From corporate behemoths to family-owned businesses, the past few months have tested us all. That said, the economy seems to be inching its way back to a slow and cautious recovery. Salons, bars, dental practices and other businesses are beginning to open.
The process of reopening won’t be without challenges, as everyone must adapt to a “new normal.” For dental practices and other high-contact service businesses, one of the biggest challenges is how to seamlessly and safely reengage their returning teams.
There are several operational, legal, financial and ethical issues that must be addressed to make the transition as smooth as possible — both for the team and patients.
As the practice owner and leader, you must acknowledge that your team will require some time and coaching to return to peak productivity. It is crucial that you help them adjust to new concerns and new protocols.
Let’s explore some ways that can help you prepare your team:
- Educate your team members about safety, and listen to their concerns.
Considering the severity of the pandemic, you should expect that your team and patients will have serious questions about health and safety. There will likely be anxiety, fear and uncertainty. It is paramount that you involve and support your team in the discussion about safety.
Provide your team members with the information they need to perform their duties properly. Prepare them to answer patient questions about changes in the practice that involve safety. Communicate often, and let them know that safety for staff and patients is your top priority. Consider emails or newsletters to communicate with patients. Not only will good communication inspire confidence and ease nerves, it will also help reinforce your approach to safety protocols.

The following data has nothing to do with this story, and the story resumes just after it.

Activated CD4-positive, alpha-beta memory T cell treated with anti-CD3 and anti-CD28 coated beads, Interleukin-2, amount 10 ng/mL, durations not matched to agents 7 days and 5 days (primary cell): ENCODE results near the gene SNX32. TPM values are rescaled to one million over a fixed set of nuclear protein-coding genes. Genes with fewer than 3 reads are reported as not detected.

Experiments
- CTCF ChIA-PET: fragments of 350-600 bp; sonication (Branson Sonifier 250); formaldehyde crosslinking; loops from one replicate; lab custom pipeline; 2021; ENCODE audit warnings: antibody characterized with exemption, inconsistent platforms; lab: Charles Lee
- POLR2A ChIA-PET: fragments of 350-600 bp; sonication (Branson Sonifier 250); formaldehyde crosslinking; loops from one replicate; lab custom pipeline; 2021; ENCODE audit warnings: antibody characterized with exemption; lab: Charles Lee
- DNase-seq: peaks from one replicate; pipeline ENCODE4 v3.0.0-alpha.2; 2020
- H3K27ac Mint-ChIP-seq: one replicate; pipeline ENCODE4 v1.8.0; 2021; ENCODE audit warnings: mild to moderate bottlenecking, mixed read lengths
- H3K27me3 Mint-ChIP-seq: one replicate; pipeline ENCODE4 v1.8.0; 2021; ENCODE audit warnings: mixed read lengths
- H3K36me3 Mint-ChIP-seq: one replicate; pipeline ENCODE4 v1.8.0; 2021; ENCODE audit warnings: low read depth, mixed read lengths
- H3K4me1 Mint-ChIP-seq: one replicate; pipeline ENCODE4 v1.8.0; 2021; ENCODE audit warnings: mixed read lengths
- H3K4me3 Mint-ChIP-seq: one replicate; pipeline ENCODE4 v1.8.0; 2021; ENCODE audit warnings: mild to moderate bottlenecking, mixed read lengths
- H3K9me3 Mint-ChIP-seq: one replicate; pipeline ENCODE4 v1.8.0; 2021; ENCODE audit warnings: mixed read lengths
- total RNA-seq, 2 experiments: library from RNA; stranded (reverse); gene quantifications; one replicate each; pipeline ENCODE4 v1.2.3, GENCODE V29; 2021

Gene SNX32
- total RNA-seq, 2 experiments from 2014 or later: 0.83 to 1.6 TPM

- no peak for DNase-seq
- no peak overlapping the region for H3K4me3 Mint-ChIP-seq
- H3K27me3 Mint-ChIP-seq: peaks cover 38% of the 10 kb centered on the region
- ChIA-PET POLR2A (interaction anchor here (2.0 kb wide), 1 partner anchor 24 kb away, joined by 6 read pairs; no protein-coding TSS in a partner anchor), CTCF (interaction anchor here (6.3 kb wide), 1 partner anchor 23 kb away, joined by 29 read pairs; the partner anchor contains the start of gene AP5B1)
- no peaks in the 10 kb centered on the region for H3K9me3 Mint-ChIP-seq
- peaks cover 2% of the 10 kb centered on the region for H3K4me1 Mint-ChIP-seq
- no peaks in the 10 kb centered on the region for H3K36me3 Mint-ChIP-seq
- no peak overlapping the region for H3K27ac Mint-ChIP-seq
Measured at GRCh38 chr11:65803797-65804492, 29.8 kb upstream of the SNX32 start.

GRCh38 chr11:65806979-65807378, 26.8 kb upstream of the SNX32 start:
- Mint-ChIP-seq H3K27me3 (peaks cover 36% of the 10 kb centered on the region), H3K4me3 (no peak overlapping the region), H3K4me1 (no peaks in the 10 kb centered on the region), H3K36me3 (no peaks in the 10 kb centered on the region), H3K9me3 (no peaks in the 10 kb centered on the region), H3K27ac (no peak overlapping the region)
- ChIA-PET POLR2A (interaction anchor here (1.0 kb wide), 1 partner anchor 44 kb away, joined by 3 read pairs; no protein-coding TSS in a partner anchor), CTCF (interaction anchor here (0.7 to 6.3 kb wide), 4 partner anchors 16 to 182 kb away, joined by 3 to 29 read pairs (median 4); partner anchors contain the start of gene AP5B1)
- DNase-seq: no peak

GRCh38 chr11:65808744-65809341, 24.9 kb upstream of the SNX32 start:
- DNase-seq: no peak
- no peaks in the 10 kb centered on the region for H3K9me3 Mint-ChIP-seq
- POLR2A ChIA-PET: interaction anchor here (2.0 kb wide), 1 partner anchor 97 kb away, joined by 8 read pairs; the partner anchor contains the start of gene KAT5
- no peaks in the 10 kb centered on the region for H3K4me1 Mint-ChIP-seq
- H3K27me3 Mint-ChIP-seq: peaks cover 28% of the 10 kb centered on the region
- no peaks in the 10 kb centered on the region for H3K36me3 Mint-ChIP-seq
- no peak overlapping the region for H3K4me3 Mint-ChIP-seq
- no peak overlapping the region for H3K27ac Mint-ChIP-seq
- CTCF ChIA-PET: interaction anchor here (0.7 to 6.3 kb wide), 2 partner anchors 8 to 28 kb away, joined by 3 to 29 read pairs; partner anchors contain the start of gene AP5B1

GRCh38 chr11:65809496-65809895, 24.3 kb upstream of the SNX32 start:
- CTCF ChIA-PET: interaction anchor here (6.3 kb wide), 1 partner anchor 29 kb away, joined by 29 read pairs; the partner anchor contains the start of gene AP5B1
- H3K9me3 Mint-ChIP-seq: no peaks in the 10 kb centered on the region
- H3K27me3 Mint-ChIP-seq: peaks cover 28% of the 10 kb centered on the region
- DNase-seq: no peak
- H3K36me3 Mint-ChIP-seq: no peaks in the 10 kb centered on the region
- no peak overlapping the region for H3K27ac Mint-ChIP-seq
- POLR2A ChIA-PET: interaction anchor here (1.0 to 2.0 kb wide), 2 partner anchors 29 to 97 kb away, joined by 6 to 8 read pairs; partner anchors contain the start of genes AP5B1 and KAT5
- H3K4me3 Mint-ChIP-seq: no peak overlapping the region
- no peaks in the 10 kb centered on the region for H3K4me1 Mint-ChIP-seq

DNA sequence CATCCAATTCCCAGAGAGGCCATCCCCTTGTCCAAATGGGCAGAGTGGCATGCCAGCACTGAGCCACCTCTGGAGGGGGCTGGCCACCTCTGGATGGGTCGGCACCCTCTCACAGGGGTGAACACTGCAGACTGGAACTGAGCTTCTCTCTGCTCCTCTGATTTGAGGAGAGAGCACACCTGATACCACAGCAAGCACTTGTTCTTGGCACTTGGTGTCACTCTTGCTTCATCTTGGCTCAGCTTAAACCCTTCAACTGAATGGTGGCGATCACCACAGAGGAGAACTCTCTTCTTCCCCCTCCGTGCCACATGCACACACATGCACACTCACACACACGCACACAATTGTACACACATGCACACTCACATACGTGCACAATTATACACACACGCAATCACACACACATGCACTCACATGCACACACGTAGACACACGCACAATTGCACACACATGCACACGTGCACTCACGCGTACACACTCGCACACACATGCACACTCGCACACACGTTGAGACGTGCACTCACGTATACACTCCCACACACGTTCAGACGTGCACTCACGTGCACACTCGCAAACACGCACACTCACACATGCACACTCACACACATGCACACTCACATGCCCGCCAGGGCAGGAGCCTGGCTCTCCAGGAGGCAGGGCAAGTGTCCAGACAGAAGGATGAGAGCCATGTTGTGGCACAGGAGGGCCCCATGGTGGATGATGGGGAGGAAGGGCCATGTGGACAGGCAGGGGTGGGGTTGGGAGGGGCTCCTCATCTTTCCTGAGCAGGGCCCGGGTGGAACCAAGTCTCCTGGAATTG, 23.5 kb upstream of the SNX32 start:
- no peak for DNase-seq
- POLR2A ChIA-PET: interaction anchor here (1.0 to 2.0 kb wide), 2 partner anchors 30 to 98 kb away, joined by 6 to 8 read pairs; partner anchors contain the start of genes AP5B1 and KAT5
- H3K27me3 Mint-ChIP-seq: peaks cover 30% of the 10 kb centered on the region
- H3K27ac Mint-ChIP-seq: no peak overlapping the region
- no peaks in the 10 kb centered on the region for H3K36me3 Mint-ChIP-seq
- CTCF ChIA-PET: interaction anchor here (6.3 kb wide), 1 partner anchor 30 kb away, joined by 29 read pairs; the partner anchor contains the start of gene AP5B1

- Adopt a collaborative approach to establishing new safety protocols.
Don’t just dump a set of guidelines and requirements on your team, as this will fuel unnecessary friction. You must listen to their concerns. Allow them to speak their minds without any fear of being judged negatively.
Don’t shy away from their questions. Address their doubts head-on, and provide honest and clear answers. Outline the risks, and let them know what they face. Use guidance from your state, the Centers for Disease Control and Prevention, American Dental Association and AGD, and share that guidance with the team.
Establish basic protocols, then allow them to evolve into a set of safety guidelines that are relevant to your specific environment or practice.
Pay special attention to what your clinical team and hygienists have to say because they’ll be in constant contact with patients. Make sure there are procedures in place to keep them safe. To start off, make sure enough personal protective equipment is available for everyone. This includes masks, gloves and other equipment required by new safety protocols.
Furthermore, you need to reassess your clinic’s layout. Follow these general guidelines to make your practice safer:
- Make sure high-touch areas such as doorknobs, light switches, chairs, computer accessories, phones and credit card machines are cleaned multiple times a day.
- Get rid of sharable items in your reception area (e.g., magazines), and remove extra chairs. Consider a “wait outside” protocol for patient visits.
- Promote self-disinfection habits by providing materials for your team to regularly disinfect their workstations and close surroundings.
- Ensure distancing through visible markers, or add barriers if distancing is not an option.
- If your clinic is not on the ground floor, restrict the number of individuals who can use the elevator or stairs at a time.
- Incentivize team members.
Apart from the obvious damage, the COVID-19 crisis has been a huge mental and emotional challenge. Incentivize your team to make the reintegration process a bit easier. It will help manage pressure and, above all, give them a strong reason to actively engage in the day-to-day operations.
There are two approaches you can take here — monetary and non-monetary. Monetary incentives would, ideally, reward the entire team for achieving milestones as part of returning to work.
However, if implemented correctly, non-monetary incentives can be just as effective. Here are some ideas to consider: